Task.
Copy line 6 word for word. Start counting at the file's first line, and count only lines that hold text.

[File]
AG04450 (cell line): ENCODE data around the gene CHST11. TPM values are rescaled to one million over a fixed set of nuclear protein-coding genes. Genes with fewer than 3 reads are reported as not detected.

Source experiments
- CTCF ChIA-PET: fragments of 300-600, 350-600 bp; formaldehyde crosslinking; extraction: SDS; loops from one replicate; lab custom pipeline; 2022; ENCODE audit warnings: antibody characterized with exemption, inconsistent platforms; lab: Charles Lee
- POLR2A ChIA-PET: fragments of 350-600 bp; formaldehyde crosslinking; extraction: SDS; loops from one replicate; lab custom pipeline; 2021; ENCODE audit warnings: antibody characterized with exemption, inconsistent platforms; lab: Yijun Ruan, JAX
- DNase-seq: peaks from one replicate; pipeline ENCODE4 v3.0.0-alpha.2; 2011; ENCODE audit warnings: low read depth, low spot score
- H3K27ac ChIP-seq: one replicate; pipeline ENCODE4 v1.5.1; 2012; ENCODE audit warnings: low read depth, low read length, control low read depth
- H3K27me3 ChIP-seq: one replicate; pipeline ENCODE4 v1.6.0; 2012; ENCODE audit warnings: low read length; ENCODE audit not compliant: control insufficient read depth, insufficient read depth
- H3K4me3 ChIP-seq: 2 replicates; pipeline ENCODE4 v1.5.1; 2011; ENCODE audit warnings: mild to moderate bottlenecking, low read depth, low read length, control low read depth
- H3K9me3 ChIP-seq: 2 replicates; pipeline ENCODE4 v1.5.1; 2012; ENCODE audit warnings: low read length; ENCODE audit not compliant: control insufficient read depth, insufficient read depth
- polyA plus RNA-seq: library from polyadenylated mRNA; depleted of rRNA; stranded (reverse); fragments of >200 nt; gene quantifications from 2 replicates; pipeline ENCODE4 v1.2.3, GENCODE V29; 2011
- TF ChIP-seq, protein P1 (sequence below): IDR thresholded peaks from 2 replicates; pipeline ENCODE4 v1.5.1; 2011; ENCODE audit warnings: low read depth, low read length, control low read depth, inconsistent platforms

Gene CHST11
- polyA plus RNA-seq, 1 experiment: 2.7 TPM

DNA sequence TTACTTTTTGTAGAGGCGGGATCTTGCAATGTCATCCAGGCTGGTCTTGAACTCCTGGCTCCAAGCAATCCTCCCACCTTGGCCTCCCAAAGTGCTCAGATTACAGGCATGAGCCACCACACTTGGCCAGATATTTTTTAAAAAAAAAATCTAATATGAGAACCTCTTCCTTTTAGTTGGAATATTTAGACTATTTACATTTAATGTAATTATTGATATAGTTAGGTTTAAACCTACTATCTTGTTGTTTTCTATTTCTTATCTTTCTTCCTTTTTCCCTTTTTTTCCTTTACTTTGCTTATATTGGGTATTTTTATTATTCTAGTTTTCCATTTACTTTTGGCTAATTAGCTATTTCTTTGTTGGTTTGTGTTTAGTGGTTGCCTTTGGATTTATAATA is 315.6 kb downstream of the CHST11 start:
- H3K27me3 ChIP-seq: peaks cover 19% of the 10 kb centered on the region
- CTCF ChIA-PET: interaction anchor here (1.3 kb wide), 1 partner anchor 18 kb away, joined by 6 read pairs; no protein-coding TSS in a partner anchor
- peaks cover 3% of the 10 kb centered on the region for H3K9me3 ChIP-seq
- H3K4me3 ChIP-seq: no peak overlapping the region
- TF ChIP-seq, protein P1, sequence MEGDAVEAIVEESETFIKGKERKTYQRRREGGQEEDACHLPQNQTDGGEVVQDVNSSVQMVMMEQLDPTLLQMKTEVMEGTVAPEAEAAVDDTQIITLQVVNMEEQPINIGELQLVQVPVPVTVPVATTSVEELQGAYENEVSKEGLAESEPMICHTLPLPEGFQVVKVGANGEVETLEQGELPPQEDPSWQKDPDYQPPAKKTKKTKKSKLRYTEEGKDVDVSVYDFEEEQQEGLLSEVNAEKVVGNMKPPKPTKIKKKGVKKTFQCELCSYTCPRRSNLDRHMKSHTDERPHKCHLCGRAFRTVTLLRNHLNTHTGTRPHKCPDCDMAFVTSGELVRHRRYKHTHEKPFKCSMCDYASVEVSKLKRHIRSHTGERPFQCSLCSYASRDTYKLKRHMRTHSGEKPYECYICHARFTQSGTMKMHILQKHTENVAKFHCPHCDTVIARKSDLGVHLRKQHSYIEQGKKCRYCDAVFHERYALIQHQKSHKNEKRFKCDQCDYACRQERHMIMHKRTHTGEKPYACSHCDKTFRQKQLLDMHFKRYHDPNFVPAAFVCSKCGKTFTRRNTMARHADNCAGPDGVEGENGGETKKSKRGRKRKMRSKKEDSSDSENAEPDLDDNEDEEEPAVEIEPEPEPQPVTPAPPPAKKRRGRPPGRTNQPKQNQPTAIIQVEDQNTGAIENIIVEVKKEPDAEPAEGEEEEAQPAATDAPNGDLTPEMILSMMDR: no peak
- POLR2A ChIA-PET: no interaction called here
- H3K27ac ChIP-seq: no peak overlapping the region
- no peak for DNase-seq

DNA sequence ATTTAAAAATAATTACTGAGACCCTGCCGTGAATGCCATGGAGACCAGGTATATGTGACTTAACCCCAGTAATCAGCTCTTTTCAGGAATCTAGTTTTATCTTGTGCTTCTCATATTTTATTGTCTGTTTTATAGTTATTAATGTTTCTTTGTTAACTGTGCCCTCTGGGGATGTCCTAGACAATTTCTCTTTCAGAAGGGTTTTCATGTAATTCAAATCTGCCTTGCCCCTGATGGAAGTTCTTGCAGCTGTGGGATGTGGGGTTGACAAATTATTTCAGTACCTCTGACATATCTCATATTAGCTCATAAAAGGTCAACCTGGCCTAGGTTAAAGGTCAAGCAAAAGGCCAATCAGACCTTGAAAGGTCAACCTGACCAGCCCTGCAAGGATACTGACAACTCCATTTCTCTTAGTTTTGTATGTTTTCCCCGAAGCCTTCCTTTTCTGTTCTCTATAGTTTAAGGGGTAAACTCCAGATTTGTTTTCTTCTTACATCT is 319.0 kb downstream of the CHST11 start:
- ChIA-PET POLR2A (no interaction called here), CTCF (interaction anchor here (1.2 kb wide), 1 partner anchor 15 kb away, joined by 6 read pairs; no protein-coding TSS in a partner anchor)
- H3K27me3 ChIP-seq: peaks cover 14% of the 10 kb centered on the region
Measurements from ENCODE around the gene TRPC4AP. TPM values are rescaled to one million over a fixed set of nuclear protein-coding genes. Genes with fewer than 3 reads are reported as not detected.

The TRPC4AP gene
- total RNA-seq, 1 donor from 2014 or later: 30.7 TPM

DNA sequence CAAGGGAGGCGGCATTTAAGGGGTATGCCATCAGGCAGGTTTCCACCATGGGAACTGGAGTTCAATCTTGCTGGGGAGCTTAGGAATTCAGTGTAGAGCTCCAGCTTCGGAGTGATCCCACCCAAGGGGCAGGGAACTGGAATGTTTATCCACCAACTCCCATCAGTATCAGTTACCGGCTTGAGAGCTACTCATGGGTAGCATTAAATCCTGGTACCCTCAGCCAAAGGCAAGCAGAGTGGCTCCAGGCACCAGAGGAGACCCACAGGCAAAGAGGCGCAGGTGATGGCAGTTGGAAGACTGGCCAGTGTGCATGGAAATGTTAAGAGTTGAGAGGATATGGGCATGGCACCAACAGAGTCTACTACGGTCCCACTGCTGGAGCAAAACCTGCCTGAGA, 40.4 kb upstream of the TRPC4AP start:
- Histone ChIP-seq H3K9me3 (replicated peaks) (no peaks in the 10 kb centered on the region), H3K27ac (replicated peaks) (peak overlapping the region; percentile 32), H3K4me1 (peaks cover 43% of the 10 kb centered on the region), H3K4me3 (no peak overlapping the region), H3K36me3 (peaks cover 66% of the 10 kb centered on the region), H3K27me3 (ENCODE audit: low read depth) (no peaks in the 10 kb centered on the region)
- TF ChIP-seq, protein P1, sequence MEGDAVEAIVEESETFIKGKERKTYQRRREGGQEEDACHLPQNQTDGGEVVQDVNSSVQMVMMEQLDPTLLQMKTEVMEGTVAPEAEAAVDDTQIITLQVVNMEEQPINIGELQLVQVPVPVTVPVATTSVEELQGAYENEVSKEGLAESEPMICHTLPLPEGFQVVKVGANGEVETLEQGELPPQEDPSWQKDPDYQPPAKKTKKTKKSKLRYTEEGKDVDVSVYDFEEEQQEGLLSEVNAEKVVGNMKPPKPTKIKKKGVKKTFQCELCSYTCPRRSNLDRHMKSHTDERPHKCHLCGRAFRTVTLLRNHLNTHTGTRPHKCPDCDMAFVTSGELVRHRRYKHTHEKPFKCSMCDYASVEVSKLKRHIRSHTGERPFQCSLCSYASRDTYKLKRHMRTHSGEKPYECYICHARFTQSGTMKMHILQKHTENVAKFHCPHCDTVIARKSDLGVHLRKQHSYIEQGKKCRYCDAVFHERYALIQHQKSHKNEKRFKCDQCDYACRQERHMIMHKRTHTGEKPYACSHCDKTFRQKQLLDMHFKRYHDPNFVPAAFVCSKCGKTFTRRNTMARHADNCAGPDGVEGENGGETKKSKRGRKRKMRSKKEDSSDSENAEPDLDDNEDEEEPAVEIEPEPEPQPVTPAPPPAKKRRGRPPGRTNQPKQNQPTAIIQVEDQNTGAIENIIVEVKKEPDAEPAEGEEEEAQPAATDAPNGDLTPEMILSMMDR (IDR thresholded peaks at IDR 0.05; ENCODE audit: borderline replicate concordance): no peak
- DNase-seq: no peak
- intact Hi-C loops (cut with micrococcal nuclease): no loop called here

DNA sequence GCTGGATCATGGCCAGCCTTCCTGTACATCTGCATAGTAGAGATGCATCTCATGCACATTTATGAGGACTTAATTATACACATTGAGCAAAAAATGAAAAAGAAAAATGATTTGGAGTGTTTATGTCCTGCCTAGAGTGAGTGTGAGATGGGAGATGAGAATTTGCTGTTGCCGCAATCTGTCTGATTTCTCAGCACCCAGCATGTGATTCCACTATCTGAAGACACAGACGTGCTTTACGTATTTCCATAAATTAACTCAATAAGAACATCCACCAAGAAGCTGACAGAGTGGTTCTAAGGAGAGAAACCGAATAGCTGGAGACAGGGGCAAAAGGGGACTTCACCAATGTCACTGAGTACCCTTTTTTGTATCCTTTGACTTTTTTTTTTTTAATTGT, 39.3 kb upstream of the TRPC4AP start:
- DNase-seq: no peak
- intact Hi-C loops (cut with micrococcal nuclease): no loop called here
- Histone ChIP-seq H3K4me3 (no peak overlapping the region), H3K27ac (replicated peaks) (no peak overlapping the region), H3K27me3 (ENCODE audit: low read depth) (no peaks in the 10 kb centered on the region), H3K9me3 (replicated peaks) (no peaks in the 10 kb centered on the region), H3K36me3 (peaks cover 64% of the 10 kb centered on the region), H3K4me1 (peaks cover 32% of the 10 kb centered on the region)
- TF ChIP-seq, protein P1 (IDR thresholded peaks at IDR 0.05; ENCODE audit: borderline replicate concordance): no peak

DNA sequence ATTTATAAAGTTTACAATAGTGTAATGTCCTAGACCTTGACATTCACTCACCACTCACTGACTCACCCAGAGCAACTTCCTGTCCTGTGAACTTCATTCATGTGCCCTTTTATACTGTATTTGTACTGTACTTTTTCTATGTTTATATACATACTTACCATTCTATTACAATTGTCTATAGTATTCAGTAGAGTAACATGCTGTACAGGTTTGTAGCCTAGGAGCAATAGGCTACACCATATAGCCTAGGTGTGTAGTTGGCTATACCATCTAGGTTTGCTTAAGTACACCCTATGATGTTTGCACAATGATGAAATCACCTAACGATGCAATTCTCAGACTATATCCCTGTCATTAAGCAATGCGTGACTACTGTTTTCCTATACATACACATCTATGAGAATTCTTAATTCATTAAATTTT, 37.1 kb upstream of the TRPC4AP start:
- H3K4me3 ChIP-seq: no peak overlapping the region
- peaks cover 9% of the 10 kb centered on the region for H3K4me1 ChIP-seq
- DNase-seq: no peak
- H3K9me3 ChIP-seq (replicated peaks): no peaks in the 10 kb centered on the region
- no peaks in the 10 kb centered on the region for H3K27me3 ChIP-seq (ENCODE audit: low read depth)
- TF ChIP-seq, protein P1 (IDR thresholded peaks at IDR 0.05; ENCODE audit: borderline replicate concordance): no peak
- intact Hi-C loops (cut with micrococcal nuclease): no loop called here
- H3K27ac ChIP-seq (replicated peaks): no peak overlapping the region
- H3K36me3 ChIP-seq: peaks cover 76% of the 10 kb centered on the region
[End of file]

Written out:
- H3K27ac ChIP-seq: one replicate; pipeline ENCODE4 v1.5.1; 2012; ENCODE audit warnings: low read depth, low read length, control low read depth